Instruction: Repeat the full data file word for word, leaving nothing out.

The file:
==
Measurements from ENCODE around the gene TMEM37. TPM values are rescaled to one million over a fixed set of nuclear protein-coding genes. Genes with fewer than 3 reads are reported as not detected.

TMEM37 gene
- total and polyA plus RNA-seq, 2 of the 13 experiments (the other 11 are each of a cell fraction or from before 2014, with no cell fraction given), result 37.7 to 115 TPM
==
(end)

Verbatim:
Measurements from ENCODE around the gene TMEM37. TPM values are rescaled to one million over a fixed set of nuclear protein-coding genes. Genes with fewer than 3 reads are reported as not detected.

TMEM37 gene
- total and polyA plus RNA-seq, 2 of the 13 experiments (the other 11 are each of a cell fraction or from before 2014, with no cell fraction given), result 37.7 to 115 TPM